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Ra el Purveyors of Fine Foods

Late night opening: Friday, 9th December. Enter out Chilli Tasting Competition and win a Chilli Lover’s Hamper.

Also taste the fine artisan cheeses on our cheese boards and enjoy a complimentary glass of mulled wine.

Open daily until 3.00pm Christmas Eve. Merry Christmas and Happy new Year to All.

Winter Opening Hours: Monday to Friday: 8.30am to 6.00pm, Saturday: 8.30am to 5.00pm, Sunday 10.00am to 2.00pm. For more details contact: REAL MEALS, 25 MILTON STREET, SALTBURN, Tel: 01287 622266. Email:, Website:

Celebration of 150 Years

Is there anything to learn from history? One aspiration at the beginning of the planning of the 150 celebrations four years ago was to learn a little bit more about the past. In so doing it might stimulate the mental faculties and perhaps appreciate what forefathers had contributed to their future. There has been a degree of success. A very loose

grouping of individuals and organizations came together and offered a tenuous shell in which to nurture ideas and assist in promoting them. Individuals and local organizations came up with celebratory ideas and took ownership of them. Out of this has emerged a greater understanding of the

past and several events of commemoration. Some lasting contributions have been created. Although the first national Census was conducted in

1801 it was not until 1841 that the first genealogical census was undertaken. Too early of course for new Saltburn which still was struggling for recognition on the night of the 7th April 1861, when a few worthy labourers were sharing farm houses with bucolic hosts. We never found out what actually happened on the

17th August 1861. We did find out that a railway extension to Saltburn

from the Redcar line had been agreed by Royal Assent on the 23rd July 1858 in the North Riding Railway Act for a line to be built for the transit of ironstone. This raised a question as to whether advantage was to be taken of this in the potential formation of a Spa town. We did find out that William Bouch headed the change of design for locomotives after freight made way for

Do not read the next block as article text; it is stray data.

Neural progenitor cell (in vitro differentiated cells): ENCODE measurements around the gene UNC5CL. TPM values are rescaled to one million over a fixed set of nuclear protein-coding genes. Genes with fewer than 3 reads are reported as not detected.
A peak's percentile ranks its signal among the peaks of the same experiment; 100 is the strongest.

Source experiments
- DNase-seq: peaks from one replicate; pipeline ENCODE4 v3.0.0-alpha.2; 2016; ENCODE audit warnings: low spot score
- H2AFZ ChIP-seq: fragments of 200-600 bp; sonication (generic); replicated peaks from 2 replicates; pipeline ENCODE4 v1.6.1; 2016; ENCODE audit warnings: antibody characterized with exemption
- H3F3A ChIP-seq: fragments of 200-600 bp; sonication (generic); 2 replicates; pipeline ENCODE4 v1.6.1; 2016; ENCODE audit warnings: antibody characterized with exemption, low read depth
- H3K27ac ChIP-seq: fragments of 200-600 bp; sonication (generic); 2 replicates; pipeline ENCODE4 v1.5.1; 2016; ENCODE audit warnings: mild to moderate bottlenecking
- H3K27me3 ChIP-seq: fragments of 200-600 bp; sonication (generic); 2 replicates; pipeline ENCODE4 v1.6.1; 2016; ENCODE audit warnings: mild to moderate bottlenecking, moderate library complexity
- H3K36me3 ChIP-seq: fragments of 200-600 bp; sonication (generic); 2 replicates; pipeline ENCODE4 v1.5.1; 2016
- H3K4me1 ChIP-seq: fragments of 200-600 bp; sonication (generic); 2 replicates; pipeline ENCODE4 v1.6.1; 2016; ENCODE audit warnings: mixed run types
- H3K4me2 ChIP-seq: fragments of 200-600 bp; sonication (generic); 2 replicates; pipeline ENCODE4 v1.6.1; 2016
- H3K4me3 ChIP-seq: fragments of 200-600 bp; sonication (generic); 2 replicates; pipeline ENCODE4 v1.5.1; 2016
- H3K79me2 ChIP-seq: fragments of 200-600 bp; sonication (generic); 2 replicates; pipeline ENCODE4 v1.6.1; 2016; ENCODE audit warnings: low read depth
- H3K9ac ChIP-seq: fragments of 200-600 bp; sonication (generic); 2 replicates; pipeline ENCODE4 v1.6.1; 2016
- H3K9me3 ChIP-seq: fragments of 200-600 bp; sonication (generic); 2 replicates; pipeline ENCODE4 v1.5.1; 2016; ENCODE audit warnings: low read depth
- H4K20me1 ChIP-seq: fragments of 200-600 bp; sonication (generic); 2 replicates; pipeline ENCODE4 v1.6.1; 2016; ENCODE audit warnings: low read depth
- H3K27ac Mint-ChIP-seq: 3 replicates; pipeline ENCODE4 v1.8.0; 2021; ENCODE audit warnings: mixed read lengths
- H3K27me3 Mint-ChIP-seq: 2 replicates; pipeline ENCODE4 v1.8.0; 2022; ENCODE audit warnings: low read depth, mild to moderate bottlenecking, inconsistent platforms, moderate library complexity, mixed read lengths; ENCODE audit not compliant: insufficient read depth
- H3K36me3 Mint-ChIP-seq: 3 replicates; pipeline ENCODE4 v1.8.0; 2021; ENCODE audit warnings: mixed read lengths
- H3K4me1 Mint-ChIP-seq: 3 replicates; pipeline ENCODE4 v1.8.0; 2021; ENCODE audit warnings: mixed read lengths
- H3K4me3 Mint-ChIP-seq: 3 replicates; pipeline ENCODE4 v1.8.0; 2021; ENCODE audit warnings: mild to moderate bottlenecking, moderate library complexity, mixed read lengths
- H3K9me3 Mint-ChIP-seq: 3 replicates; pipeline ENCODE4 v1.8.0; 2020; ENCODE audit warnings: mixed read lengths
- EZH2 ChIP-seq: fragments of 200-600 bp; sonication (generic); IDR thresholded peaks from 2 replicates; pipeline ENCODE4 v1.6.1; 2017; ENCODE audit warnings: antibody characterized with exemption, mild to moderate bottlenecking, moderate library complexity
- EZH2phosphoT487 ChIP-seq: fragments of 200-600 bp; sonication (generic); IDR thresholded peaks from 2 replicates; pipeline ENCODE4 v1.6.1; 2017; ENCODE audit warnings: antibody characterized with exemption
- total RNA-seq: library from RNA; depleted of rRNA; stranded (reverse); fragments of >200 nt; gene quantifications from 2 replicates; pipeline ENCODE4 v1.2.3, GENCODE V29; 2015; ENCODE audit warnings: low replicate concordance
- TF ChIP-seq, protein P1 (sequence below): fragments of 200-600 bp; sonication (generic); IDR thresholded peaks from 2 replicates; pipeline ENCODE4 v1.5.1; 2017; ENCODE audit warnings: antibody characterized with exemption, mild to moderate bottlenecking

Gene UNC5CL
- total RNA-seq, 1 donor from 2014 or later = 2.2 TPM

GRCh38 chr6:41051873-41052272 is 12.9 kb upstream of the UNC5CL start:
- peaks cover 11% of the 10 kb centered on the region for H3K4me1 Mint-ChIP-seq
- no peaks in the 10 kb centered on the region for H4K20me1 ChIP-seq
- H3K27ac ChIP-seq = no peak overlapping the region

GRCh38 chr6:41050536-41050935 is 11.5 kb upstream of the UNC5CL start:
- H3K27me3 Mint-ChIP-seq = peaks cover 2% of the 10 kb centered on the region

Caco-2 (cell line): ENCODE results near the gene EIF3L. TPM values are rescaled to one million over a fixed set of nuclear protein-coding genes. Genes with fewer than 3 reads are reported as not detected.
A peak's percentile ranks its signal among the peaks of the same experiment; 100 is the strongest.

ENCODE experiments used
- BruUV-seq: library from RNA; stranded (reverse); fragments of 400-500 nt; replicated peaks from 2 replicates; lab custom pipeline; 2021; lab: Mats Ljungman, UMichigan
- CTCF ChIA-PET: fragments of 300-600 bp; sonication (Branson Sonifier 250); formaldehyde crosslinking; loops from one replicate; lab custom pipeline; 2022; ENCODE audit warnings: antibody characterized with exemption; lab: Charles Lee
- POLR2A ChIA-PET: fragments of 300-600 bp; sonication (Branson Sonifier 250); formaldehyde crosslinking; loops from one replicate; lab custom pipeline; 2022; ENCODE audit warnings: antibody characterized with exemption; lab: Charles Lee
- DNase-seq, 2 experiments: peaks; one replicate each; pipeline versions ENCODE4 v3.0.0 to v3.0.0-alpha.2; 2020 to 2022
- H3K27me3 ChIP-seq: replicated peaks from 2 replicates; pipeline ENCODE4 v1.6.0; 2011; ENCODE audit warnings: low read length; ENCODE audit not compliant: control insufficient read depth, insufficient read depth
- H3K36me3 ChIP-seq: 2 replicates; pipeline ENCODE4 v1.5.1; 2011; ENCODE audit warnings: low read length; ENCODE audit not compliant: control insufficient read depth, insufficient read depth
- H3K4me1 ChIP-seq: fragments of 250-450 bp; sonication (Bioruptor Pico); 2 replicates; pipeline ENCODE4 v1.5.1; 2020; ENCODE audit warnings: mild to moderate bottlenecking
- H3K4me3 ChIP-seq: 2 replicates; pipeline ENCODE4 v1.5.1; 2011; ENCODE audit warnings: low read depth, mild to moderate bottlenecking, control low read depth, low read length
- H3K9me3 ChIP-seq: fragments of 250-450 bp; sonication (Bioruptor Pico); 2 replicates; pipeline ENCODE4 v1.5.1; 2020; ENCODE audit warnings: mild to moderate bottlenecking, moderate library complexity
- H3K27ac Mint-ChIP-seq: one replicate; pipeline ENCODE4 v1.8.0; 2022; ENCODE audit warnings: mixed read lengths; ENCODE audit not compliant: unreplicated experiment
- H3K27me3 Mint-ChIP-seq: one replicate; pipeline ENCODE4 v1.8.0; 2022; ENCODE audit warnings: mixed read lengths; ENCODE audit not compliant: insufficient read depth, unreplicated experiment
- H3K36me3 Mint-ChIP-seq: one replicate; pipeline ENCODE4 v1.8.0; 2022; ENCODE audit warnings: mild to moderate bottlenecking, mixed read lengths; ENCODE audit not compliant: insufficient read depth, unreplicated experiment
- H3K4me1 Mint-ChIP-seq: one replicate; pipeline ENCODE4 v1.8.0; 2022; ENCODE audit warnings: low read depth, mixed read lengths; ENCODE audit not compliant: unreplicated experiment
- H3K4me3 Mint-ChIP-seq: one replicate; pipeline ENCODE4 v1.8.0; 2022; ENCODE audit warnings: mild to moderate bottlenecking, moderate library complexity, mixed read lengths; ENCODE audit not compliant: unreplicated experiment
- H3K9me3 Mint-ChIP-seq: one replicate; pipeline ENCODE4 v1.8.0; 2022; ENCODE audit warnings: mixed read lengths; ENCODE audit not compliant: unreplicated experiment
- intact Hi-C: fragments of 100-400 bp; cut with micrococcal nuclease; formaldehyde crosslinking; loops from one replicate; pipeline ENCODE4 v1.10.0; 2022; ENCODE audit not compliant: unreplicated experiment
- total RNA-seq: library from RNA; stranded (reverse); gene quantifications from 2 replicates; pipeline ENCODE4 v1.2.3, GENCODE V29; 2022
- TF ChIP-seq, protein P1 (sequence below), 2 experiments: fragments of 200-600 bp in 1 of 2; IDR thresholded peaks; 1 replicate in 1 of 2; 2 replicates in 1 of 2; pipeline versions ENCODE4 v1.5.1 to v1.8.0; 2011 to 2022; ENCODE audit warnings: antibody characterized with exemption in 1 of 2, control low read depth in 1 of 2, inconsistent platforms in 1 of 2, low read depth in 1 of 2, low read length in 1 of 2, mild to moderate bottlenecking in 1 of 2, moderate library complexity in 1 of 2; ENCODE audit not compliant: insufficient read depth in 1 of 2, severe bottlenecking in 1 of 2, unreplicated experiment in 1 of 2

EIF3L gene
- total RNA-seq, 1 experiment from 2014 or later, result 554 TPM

passenger transport. In 1860 the Brougham 160 was born, allegedly the first locomotive to open the Saltburn line. In 1862 the ‘Saltburn’ class locomotives, with 7’

diameter drive wheels, developed. We did find out that HMS Saltburn was a WW1 built

minesweeper. This vessel subsequently, in 1936, carried the Type 79 Radar, the very first early warning radar system developed before WW2. Throughout the period of celebrations the conservation

debate continued about attempting to preserve the remnants of our Victorian heritage. The Mortuary, built in 1881, with funding from Brotton Council, may yet be saved for the community. Contact was made with the descendants of Henry Pease

and a human face brought life to an architectural legacy. A permanent contribution to history is the Saltburn

Mosaics project. Current and future generations may marvel at artistic

impression in the panels that have been especially designed to reflect a passage of time and pause for thought. We are still fighting wars and it may be reasonable to

ask again, is there anything to be learnt from history? We certainly should have more information in our grey

cells after these twelve months of research and celebration. It has brought some parts of the community together. Have we learnt anything or are facts and figures just

more information to archive? Our 17th of August was a memorable day. Long may it

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